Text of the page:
The Art of Teletext
A few days ago I needed to send over a large number of images and I turned to WeTransfer for that. Great service. When returning to the screen several times during that day (slow internet), my eyes were drawn to an article blurb on the right of the screen. It was an interesting article about the Art side of Teletext.
Teletext was something I, and I assume most people, took for granted. We just used the service and never thought about how it’s made or what the limitations of our TV were at the time we were kids.
Only when I was a teenager and got my first Commodore VIC-20 and started my first steps into programming sprites and blocks onto our old Sony TV, I got a sense of the square building blocks and how limiting it was. I think we all know the old Pong game on the Atari—talking about rudimentary.
Teletext & Nostalgia
Anyway, the article talks about the history of Teletext and its main purpose of sharing information, but soon goes on about how artists had to devise a way to make use of the limitations of the TV systems at that time.
Only 64 mosaic characters!
It reminded me of the first paint program on the Amiga, back at my Art School. But the Teletext system was even more limiting because you had to allocate codes for color change and they take up one space on each line of the 24 lines.
Giving Teletext Art a Go!
The article provides a link to an online editor that is used by many artists and former Teletext employees today (as BBC terminated its popular use in 2012). So we can all have a go at it. But if you are not electronic tech-savvy, you—or your kids—might be interested in a good old analog version. (download a PDF Teletext Worksheet here)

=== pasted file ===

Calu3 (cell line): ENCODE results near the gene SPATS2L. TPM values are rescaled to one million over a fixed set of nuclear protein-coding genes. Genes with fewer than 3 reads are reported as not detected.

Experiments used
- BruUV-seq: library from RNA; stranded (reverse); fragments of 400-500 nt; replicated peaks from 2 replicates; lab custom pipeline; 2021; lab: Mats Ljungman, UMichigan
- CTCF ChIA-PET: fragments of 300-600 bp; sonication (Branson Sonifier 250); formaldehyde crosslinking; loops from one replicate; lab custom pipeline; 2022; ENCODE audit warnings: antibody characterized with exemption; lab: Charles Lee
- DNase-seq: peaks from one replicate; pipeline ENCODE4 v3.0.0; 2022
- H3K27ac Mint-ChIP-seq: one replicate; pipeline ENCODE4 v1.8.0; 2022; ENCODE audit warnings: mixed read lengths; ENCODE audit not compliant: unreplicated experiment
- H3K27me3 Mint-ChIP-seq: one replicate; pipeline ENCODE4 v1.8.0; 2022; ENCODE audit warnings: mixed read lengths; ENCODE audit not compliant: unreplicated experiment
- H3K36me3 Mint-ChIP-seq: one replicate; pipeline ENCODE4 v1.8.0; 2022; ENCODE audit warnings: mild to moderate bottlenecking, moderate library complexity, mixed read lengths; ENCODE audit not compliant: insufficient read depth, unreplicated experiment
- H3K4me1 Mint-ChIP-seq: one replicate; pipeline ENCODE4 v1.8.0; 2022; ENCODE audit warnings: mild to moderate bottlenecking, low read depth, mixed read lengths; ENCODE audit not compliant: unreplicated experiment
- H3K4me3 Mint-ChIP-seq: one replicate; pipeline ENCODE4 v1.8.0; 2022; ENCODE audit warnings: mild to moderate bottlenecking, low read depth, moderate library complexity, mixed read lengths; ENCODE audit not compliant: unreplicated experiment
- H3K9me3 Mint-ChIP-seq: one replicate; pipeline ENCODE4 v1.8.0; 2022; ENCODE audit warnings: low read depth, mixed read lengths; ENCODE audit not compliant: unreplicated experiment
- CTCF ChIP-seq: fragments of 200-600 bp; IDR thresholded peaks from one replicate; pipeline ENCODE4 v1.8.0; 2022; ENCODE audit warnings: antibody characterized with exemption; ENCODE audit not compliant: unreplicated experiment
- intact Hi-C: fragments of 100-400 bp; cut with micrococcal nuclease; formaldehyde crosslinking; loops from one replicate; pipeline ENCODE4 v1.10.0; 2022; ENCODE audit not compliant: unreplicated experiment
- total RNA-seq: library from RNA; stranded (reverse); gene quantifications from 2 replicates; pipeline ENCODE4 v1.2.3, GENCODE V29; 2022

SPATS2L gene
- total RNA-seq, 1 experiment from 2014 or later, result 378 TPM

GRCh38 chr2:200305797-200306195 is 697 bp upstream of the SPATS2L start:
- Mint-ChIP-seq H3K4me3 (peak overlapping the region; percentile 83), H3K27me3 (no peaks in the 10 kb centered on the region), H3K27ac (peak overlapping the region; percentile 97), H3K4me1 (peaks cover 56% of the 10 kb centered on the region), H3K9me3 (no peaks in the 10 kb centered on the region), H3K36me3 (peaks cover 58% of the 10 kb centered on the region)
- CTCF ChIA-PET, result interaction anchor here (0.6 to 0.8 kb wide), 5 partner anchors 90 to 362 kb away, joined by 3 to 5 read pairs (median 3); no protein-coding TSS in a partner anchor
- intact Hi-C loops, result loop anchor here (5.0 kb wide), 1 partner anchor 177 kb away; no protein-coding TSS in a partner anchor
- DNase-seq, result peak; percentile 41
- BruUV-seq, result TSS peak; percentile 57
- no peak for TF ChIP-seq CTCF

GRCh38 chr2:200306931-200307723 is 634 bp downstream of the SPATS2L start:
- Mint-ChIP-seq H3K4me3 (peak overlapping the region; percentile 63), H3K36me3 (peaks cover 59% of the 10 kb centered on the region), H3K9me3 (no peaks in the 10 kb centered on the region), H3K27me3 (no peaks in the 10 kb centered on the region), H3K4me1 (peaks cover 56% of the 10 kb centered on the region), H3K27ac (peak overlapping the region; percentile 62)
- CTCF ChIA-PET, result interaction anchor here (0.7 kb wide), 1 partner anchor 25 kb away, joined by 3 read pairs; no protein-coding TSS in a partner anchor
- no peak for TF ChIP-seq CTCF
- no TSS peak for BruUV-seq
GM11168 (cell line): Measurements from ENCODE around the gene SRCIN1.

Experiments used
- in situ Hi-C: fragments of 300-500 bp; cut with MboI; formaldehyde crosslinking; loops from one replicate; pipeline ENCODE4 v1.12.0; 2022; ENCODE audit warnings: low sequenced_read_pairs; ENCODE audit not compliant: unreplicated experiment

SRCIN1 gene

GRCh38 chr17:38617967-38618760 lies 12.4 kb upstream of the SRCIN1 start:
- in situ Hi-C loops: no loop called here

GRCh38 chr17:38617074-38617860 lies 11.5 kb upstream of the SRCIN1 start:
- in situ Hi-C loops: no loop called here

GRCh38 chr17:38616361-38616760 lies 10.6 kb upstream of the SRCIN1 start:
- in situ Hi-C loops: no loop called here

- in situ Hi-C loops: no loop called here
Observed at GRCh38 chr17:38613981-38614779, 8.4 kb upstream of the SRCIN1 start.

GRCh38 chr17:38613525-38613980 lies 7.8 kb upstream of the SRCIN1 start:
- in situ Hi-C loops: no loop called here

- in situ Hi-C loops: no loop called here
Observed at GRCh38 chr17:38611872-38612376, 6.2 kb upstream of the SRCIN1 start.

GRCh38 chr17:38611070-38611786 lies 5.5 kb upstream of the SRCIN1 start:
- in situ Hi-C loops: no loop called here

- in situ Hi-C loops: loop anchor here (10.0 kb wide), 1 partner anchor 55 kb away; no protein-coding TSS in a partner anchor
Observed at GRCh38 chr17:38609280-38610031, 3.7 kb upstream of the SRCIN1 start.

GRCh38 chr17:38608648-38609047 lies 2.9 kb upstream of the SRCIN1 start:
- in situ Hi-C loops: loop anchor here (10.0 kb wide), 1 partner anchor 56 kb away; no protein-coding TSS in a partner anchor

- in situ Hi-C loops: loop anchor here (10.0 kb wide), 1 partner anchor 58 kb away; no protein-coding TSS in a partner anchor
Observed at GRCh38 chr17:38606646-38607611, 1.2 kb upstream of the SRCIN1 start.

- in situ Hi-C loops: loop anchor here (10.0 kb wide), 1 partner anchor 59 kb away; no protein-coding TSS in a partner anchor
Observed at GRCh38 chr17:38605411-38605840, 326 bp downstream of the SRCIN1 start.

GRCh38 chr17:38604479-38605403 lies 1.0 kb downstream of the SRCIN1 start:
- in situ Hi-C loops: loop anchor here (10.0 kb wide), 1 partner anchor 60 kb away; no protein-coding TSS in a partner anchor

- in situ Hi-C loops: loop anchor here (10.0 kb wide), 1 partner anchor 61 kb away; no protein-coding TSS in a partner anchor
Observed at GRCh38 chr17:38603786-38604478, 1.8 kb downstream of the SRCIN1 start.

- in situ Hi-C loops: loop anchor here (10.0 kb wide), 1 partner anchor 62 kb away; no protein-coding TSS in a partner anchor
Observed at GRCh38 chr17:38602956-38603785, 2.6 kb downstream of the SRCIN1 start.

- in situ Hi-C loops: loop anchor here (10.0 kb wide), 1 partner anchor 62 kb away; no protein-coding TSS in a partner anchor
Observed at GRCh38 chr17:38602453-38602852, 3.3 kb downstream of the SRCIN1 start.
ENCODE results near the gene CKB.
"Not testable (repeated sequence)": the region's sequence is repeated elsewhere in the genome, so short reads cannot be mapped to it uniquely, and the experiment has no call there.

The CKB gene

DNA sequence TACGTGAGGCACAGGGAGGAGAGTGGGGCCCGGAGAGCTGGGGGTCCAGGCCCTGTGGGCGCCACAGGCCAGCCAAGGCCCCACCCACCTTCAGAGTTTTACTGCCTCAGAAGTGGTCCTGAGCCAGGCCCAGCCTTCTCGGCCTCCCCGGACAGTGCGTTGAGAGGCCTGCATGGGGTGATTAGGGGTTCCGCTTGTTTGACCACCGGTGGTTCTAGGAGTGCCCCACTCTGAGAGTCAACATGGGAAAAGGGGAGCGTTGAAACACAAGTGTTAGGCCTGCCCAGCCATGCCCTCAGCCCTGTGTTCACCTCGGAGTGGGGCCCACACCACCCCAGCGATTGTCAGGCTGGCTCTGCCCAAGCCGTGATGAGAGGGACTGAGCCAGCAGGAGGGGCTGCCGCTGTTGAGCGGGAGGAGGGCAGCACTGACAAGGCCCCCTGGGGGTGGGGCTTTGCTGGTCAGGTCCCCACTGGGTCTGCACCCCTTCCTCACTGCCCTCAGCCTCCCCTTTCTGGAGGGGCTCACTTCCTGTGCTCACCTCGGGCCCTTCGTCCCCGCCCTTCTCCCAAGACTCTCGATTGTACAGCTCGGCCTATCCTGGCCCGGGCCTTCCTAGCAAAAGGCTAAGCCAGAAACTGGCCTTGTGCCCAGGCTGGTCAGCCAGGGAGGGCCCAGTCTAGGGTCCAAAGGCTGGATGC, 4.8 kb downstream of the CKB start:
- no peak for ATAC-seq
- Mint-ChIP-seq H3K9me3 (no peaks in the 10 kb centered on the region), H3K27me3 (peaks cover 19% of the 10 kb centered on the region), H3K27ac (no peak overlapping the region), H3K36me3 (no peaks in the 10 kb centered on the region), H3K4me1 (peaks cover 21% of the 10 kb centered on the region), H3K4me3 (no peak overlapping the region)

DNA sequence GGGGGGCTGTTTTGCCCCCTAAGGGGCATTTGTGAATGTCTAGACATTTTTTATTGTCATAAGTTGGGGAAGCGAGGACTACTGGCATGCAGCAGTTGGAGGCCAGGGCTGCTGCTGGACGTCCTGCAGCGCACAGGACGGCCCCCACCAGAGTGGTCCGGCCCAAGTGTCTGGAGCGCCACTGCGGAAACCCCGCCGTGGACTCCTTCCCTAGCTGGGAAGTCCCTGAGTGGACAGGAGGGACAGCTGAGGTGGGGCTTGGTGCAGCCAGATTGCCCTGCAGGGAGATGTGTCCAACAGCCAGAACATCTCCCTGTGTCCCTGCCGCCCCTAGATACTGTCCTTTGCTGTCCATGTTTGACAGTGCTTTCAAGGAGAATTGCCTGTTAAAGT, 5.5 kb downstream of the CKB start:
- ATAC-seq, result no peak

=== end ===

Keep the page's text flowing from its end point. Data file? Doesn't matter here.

Of course I had to try it!
I had so much fun, just letting my hair down, forget about deadlines and editing thousands of images still waiting to be send to publishers (Dear editors, if you are reading this, don’t worry, your deadlines will be met accordingly 😉 as always!).
Just some really cool old skool Synth music playing in the background on YouTube. Think Kraftwerk, Giorgio, and APP.
I spent the entire Sunday working on it. First learning the system, then setting up a design and finally fine-tuning it. Follow my build in the gallery below.
How cool is that?
Teletext Art on Landcruising Adventure Merchandise
In the span of a few hours I had the whole thing done and ready. Why didn’t I know of this before? I remember trying to replicate a cool idea I sketched some time ago using Tetris building blocks and I had a hard time figuring out how to turn my idea into a bitmap. Now with this online tool, it became a lot easier.
Okay, now what?
Can we turn it into cool stuff?
What about socks? Can we do socks?
Please tell me we can have socks!
Yes… Yes… Relax…
You can have socks…
I have uploaded the final artwork to our Redbubble shop with many different products to choose from. New stuff includes – take a deep breath:
coaster, water bottles, bath mats, greeting cards, spiral notebooks, scarfs, tote bags, cotton bags, stickers, mugs, throw pillows, acrylic blocks, posters, metal prints, photographic prints, artboard prints, framed prints, canvas prints, phone cases and all kinds of apparel.
(Note: When you get to the Redbubble page: scroll down a bit, you see ‘Available on +50 products’ that will take you to the full overview of Teletext Revival designs).
How about all those goodies… Aren’t they lovely?
Sharing my final design on Patreon
As a bonus to all our patrons, I shared my final design in the online editor so you can tinker with it, test it, hash it, tinker some more with it, modify it. Just have fun.
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